What would a neo-Prohibitionist make of the International Pinot Noir Celebration in McMinnville, Oregon? There’s enough wine consumed over the course of the three day festival to stock a chain of off-licences. And then some. At the communal dinners that are a key feature of the event, Pinotphiles wander from table to table exchanging rare bottles. “I’ll swap you a Lafarge for a Lafon,” I heard one reveller tell another.
Rightly described as the grandfather of American wine festivals, the IPNC has just celebrated its 25th birthday. Each July a cuvée of 800 winemakers, sommeliers, retailers, importers, journalists and consumers head to the manicured grounds of Linfield College to talk, taste and above all drink Pinot Noir. Nothing in the world of wine can quite match its combination of relaxed camaraderie, informed discussion and great food and vino.
The day before the IPNC began, Eyrie Vineyards hosted a once-in-a-lifetime vertical tasting of its South Block Pinot Noir. It was an appropriate moment to remember its creator, David Lett, who was one of the pioneers of the Oregon wine industry. Lett died in 2008 and South Block was his proudest achievement. We tasted 29 vintages in all, ranging from the 1975 (the first) to 2007 (the last), skipping 1977, 1978, 1979 and 1984, when no wine was made.
The event was a moving tribute to Papa Pinot’s passion, vision and talent. Many of the wines had aged brilliantly, fully justifying Lett’s belief (forcefully communicated to anyone who doubted him) that at its best Oregon Pinot could compete with great Burgundy. The 1993, in particular, is one of the most nuanced New World wines I have ever tasted.
When Lett planted his first vines in the late 1960s, McMinnville was known as the turkey capital of the United States and had a population of 7,000 people. Today it is known as the heart of the increasingly impressive Oregon wine industry and has a population of 35,000, many of whom work directly or indirectly in the business.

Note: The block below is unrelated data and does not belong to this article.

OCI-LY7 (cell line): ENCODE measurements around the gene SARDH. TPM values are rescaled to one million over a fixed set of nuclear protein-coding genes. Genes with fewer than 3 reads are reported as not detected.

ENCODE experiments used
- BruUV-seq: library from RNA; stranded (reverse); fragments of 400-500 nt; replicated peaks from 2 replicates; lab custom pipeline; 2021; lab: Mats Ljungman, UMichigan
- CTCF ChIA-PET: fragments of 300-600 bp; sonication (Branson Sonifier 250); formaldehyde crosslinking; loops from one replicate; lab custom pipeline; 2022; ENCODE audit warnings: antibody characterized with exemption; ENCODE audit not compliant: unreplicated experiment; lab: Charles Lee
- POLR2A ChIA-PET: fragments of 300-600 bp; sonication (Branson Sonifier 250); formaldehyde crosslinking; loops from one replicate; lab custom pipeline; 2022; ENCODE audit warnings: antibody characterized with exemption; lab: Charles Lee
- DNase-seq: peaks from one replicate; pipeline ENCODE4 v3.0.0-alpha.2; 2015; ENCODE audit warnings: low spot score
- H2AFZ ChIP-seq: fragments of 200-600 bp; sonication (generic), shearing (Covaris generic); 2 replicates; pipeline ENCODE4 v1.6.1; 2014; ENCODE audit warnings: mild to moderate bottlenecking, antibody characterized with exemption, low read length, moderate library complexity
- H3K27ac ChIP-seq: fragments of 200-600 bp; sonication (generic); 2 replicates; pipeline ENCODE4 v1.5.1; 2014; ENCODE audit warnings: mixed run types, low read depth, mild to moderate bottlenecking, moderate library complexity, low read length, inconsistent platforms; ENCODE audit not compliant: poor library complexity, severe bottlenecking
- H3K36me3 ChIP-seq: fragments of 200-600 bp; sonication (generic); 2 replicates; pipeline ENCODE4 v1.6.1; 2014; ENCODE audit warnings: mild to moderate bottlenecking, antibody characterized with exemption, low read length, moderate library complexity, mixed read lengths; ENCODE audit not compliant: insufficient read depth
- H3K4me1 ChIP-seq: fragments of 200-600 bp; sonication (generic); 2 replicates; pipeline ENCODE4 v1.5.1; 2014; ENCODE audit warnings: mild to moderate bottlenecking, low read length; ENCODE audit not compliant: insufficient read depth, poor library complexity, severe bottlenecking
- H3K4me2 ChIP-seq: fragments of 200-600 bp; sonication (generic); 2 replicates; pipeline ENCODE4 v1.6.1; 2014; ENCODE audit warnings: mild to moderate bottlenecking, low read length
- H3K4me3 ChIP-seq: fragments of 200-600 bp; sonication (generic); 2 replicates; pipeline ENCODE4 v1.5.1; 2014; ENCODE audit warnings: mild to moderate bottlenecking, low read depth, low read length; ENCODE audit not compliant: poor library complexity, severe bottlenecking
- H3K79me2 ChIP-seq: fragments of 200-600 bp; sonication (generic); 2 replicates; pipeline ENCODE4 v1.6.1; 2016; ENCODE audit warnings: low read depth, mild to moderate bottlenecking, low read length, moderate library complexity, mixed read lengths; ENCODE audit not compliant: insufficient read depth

McMinnville is also the home of IPNC, whose development has mirrored that of the town. To launch the initial celebration in 1987 a group of little known Oregonian winemakers, including Lett, Dick Ponzi and David Adelsheim, persuaded some eminent Burgundian vignerons to fly to what, according to Adelsheim, “must have seemed like Indian country to someone from Beaune “. He needn’t have worried. Robert Drouhin, one of those French visitors, was so impressed that he established his own winery, Domaine Drouhin Oregon, the following year and famous Burgundians have been coming back ever since, happy to share their wines and winemaking techniques.
Attending IPNC provides you with a snapshot of Oregon Pinot Noir’s progress. It also shows you how it stacks up against the rest of the Pinot-producing world. At the two al fresco tastings, Oregon winemakers poured their 2008s and 2009s alongside colleagues from New Zealand, Australia, Italy, Canada, Chile, Champagne, California, Austria, Washington State and, of course, Burgundy. Significantly, many of my most exciting finds this year were from Oregon.
Not everyone gets, or wants, to participate in the IPNC tastings. There were 35 featured Oregonian wineries this year, out of a total of 400 in the state. The line up included many of the top names, such as Adelsheim, Amalie Robert, Antica Terra, Archery Summit, Bethel Heights, Clawson Creek, Domaine Drouhin, Elk Cove, Evening Land, Eyrie, Montinore Estate, Penner-Ash, Ponzi, Soter, Stoller, Twelve and Willakenzie Estate. To that list I’d add Chehalem, Bergstrom, Beaux Frères, Saint Innocent and Cristom, whose cellars I visited while I was in Oregon.
The average quality of the local Pinots has improved dramatically since my first visit to IPNC in 2000 and moved up a notch since my second in 2005. New players have entered the market, the vineyards are getting older, the clones more diverse and the winemakers more experienced. Over-oaking is less of a problem than it was and the best wines really are world class. More importantly, they cover a variety of styles, based on differences of soil type, climate and winemaking.
Producing Pinot is never cheap, in Oregon and elsewhere. It was one of the subjects discussed during a fascinating “Grand Seminar” and tasting featuring Véronique Drouhin of Domaine Drouhin, Jim Clendenen of Au Bon Climat, Dominique Lafon of Domaine des Comtes Lafon and Larry McKenna of Escarpment Vineyards. “Just do the maths,” said Clendenen. “New French barrels cost $1200 each and good Pinot has to be made from low yields. You can produce Pinot under $20, but making world class Pinot is all about attention to detail. And that costs money.”
Whether it’s Pinot Noir, Pinot Gris, Chardonnay or Riesling, Oregon is never going to produce wines that appeal to the mass market, The economies of scale aren’t there, the climate can be tricky (2011 is set to be the latest vintage ever) and yields are often small. But what it lacks in size, it increasingly makes up for in quality. Like the IPNC, the wine industry has come a long way in 25 years.
Originally published in OLN